HE MAY have been one quarter of an internationally-successful pop band, but not everyone in his adopted home town Coulsdon recognises Graeme Clark.
"Once I was in Waitrose and one of the people working there said 'Hey, it's Graeme from Wet Wet Wet', and the young checkout girl said 'Who are Wet Wet Wet?' It's usually people who are a little older that recognise me," he laughs.
Graeme may not be as recognisable as his former bandmate Marti Pellow – but certainly played his part in the Wets' chart domination, thanks to hits including Angel Eyes and multi-platinum selling Love Is All Around.
But when the group split in the late 1990s, Graeme swapped the bright lights for a quiet life in Coulsdon with his wife Beverley and son Alexander.
"I love living here," said Graeme, in his thick Glaswegian accent. "I think Coulsdon is a creative place for creative people. I love Art Rebellion, I love walking down the road and getting an idea for a song.
"I can come here to write it and shape it, and then go back home and record it.
"Living here you get the best of London and the best of the countryside."
Wet Wet Wet found fame in the late 1980s, with singer Marti Pellow up front and Graeme on bass and songwriting duties.
He said: "We had a relative amount of fame – we were doing well – but then Richard Curtis asked us to record a song for his new film, Four Weddings And A Funeral.
"I'm glad we didn't realise then how big it was going to be, because we would have felt we had to make this big song.
"Instead we just changed the chords of the old version, changed it a little, and we thought yeah, this sounds good. We never expected it to explode like it did."
The song Love Is All Around was the Wets' biggest hit, staying at number one for 15 weeks.
Graeme said: "It was so big, we were just in the midst of it and I don't think when you're in the middle of something like that you really realise what's going on.
"It's not until time moves on and you can step back and think 'Wow, OK'. We are still very close and have strong bonds; you can't go through what we went through together and not have that.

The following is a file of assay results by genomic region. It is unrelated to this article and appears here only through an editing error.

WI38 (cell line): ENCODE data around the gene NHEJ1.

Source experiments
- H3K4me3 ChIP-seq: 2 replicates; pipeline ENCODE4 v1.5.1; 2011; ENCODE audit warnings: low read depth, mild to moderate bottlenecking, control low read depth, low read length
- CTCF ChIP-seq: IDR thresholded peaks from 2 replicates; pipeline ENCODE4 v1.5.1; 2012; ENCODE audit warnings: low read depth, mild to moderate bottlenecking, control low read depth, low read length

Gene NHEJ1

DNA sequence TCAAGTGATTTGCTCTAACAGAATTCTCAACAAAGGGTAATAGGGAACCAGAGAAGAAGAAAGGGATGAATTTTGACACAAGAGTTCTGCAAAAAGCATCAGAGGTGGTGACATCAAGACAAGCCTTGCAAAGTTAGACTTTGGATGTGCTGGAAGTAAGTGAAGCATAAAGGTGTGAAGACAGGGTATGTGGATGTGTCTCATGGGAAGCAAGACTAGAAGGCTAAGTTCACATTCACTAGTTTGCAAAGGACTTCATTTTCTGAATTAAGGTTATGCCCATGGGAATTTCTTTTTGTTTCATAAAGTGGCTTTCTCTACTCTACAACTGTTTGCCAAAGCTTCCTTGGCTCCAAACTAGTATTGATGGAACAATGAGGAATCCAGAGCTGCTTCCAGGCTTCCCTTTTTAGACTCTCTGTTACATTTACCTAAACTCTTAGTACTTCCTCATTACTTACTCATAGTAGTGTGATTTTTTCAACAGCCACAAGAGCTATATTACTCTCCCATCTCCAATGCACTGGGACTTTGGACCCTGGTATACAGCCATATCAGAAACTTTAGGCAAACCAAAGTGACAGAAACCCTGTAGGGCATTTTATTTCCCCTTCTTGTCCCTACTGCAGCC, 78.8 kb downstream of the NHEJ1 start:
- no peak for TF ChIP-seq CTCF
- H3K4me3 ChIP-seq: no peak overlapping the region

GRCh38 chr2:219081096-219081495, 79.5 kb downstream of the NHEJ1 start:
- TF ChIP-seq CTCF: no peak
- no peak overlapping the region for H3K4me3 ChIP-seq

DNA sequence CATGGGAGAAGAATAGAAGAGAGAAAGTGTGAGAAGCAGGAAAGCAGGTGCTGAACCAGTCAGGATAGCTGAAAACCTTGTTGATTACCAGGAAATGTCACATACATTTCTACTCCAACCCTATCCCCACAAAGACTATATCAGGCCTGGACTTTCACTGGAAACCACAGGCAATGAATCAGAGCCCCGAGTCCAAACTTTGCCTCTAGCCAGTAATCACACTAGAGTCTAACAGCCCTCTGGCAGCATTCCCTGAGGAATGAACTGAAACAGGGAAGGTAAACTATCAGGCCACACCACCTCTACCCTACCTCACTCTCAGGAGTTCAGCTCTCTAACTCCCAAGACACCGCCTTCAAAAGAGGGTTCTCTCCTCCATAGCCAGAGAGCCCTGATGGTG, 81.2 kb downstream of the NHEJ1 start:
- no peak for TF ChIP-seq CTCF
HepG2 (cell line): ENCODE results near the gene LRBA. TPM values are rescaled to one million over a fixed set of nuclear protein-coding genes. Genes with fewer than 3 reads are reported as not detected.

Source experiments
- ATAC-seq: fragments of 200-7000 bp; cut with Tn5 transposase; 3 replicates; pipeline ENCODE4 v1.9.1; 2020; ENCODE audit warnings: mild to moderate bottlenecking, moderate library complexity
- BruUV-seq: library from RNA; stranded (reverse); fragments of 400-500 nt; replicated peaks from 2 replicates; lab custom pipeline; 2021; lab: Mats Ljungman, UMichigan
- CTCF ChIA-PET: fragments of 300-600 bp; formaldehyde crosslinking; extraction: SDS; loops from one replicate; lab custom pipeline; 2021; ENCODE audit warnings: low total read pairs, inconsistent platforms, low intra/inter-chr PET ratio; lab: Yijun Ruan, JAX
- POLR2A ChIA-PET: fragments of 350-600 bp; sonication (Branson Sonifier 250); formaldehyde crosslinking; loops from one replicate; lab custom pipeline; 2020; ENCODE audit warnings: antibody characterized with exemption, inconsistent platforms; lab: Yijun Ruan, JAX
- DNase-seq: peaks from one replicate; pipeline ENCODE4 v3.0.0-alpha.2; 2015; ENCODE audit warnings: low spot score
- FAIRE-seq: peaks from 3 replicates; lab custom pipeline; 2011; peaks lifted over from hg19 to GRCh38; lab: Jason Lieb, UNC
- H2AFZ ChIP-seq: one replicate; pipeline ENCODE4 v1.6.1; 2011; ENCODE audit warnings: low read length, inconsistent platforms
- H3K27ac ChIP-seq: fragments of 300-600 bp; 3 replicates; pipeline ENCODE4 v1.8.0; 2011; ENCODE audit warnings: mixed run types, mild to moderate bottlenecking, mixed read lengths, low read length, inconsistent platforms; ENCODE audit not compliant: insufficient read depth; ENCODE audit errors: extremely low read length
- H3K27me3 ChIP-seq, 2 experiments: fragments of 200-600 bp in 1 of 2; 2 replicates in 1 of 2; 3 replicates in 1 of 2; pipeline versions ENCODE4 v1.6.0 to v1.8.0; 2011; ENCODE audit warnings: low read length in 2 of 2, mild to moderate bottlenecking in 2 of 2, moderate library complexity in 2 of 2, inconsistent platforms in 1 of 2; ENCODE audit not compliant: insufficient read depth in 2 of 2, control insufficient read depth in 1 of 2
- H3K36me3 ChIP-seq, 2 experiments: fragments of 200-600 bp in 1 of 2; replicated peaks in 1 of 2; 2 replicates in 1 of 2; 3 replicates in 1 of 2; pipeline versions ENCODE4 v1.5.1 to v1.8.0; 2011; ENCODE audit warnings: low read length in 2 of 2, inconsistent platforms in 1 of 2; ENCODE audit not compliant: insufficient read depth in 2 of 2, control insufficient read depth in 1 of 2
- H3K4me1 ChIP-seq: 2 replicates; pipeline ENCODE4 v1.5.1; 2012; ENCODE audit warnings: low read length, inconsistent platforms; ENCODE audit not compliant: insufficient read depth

"I think the only thing I would change is I might not have taken myself so seriously; it started to become about furthering our career and money, when all it should really be about is music."
Now Graeme is making it about the music again, with his solo record Mr Understanding coming out last year, a new EP expected in March, and a tour booked for April.
He said: "Doing the tour last year was strange without the rest of the band. When we were doing the stadiums, it was great, but now I want something more intimate.
"It's so strange, because with the Wets I was standing to the side, three steps away from Marti who was in the middle, singing.
"Now, even though it's only three steps, it feels so strange and scary for it to be just me. But it's great, I love it, and I still get to play all the old Wet songs.
"I wanted to make it about the music again. Music is a very powerful thing and I think if you can tap into someone with your music, it can be very spiritual. I think I've gone back to it because it can be very addictive."
Graeme will be touring the country in April, and says he loves the intimacy of his smaller crowds.
He said: "I've had an amazing 25 years, I'm so lucky and blessed to be able to make music and have my hobbies.
"I get to use my telescope at home, and here in Coulsdon there isn't much light pollution, so that's great fun." Wet Wet Wet are from Clydebank, Glasgow, and their first UK number one was a cover of the Beatles' With A Little Help From My Friends, raising funds for Childline. In May 1994, Love is All Around topped the UK charts for an incredible 15 weeks, finally being knocked off the top spot by Whigfield's Saturday Night Over the band's 20 year career they had more than 30 hits, including three number one singles.
For more information on Graeme's upcoming tour and EP, visit www.graemeclark.co.uk